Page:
Research: healthcare costs and calculating return on investment

Most employers use an intermediary to buy healthcare benefits and spend less than 2% of payroll on the perks. Calculating return on investment is now a priority, and staff at smaller firms are better informed, says Debi O’Donovan

The research shows most employers opt to use a broker or intermediary to buy healthcare benefits. As in our previous research over the years, roughly 60% of employers do this.

Some organisations use brokers to demonstrate due diligence when procuring insurances, some do it for convenience, and others value the advice that comes with the service.

The research also shows that a few employers use advisers and brokers for two different reasons – sometimes to buy specific products, and sometimes to obtain advice. It is interesting to note that the private sector is more likely to use advisers than the public sector. More than three-quarters (68%) of private-sector employers use a broker to buy healthcare benefits, compared to just 28% of public-sector respondents.

Most (58%) organisations spend 2% or less of their payroll budget on healthcare benefits. Reviewing the research Employee Benefits has conducted in previous years, it is clear the proportion of payroll spent on healthcare benefits has barely changed – a surprising finding given the trend of above-inflation increases in the cost of private medical insurance and many other healthcare treatments.

Given that we specifically asked respondents who were responsible for their organisation’s healthcare benefits to estimate the cost of providing these benefits, it is a little concerning that nearly one-quarter have no idea how much they are paying. However, this lack of knowledge is not much better than our findings five years ago, when 28% of respondents didn’t know what their spend was.

Employers have traditionally been quite poor at measuring the return on investment (ROI) for their benefits.

But in this time of recession, there is clearly more emphasis on proving ROI at many organisations. Although current cost pressures will no doubt accelerate matters, examining ROI on healthcare benefits is not merely a recessionprompted initiative, but a trend that has been building over several years.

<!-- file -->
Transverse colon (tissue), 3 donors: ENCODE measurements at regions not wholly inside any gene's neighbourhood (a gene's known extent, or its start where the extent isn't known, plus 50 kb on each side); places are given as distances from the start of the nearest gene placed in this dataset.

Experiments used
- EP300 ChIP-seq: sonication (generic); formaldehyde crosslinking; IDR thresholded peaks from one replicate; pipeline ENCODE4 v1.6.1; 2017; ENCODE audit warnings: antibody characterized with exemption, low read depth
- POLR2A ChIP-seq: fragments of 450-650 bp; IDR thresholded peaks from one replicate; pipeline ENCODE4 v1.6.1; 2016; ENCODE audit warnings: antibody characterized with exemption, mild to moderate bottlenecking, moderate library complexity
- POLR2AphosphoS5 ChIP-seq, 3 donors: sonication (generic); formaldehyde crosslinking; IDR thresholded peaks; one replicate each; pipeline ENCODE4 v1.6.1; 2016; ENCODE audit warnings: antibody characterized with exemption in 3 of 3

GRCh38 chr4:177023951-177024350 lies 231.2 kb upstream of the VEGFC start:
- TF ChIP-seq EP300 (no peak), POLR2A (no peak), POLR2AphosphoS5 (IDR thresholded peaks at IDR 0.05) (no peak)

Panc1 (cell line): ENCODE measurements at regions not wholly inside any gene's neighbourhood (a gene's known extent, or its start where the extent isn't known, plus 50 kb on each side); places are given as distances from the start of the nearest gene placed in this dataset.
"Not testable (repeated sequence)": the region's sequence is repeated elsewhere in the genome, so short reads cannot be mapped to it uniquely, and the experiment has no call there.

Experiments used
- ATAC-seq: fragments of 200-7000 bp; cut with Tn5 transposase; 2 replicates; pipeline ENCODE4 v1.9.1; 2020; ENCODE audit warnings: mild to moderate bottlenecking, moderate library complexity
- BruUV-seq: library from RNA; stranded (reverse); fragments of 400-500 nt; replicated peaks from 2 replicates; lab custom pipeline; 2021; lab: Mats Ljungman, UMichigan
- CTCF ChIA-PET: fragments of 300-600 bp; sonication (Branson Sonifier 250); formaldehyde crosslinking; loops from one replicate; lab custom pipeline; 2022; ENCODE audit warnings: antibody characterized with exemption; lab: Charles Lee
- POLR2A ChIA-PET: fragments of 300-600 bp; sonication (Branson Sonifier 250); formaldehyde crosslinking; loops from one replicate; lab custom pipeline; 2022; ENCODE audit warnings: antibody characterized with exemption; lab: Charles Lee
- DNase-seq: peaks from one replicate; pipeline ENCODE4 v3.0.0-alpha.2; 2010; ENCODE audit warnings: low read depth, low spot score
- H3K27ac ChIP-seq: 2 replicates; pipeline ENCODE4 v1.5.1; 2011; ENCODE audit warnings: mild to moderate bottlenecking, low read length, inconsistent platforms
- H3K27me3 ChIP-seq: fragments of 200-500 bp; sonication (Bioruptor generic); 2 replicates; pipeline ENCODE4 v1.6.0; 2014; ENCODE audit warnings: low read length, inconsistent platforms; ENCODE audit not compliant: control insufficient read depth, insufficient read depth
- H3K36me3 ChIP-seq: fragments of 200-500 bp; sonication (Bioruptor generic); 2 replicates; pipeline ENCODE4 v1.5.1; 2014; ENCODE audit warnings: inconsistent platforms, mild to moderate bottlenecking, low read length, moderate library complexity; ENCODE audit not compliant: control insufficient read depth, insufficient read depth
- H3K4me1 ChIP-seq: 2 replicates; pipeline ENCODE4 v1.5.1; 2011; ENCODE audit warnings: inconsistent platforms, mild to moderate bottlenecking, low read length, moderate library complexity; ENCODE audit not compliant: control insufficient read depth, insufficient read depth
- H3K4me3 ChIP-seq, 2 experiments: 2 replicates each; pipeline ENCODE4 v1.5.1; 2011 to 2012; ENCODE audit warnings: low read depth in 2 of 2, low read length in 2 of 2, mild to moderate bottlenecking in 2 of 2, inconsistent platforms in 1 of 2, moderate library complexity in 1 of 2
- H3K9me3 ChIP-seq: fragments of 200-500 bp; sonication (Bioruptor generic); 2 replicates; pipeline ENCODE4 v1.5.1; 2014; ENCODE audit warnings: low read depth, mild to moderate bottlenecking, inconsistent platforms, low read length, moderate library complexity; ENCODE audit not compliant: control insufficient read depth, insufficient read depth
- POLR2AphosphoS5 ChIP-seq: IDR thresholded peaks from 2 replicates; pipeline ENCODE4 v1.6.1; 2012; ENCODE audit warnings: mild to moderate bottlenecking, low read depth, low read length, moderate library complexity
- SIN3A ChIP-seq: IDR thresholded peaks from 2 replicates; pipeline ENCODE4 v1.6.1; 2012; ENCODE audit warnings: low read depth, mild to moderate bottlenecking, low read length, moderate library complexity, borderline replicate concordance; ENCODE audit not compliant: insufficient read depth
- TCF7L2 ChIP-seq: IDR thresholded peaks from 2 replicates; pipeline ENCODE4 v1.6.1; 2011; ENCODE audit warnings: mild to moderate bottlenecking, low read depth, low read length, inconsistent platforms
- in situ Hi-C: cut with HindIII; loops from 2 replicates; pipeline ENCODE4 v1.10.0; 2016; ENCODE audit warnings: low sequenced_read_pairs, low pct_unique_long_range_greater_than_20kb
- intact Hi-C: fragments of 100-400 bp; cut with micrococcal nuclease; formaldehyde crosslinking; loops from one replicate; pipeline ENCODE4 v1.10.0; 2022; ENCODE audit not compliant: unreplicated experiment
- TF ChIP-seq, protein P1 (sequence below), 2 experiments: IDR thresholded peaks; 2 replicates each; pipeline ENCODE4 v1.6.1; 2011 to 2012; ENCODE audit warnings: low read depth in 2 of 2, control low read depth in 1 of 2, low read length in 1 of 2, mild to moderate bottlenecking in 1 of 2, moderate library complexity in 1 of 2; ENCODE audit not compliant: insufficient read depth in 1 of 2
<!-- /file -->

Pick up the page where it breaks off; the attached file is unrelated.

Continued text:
Compared with our 2005 healthcare survey, the number of employers now calculating ROI has more than doubled – admittedly from a small base, but the number has risen consistently in each of our annual surveys.

With healthcare benefits, it is extremely difficult to prove cause and effect, because so many factors influence both employee and organisational behaviour. The best that employers can hope to do is spot correlations and changes when health and wellbeing interventions are implemented or removed.

Measuring absence levels is the obvious ROI marker when assessing spend on healthcare benefits. But this can be misleading if it is not diagnosed correctly because absence is not always related to sickness. Absence levels are also greatly affected by organisational culture, relationship with managers, personal caring issues and myriad other non-healthcare issues. So measuring absence levels is just the first step when trying to pin down ROI.

More and more employers are therefore using other measures. Employee engagement surveys have become increasingly useful in recent years. These can delve into employees’ true attitudes and pick up trends that give a steer on whether the true cause of issues such as absence, retention or low productivity is down to poor line managers, genuine illness or stress, and so on. It is only when the root problem is identified that a proper solution can be implemented. Without this, proving ROI is nigh on impossible.

The overall proportion of employers that feel their staff understand the value of the healthcare benefits they provide has stayed fairly consistent over the past five years.

It seems the battle to get the message across is either not being fought effectively or is being lost.

It is intriguing to note that the size of an organisation has a significant impact on the level of understanding among staff. Smaller employers are the winners in the communications battle, with more than three-quarters (67%) believing their staff are clued up.

This figure almost halves (to 35%) among large employers with more than 5,000 employees. One can assume that simple (cheap) word-of-mouth messages on the value of benefits is both more effective and easier to use when employers know just about everyone in their organisation.

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Click on the links below for more sections:

Research: who are the respondents; key findings
Research: attitudes to health and wellbeing
Research: the package
Research: what impact health and wellbeing perks have on sickness absence
Research: strategies to deal with employee stress
Research: how employers deal with legislation change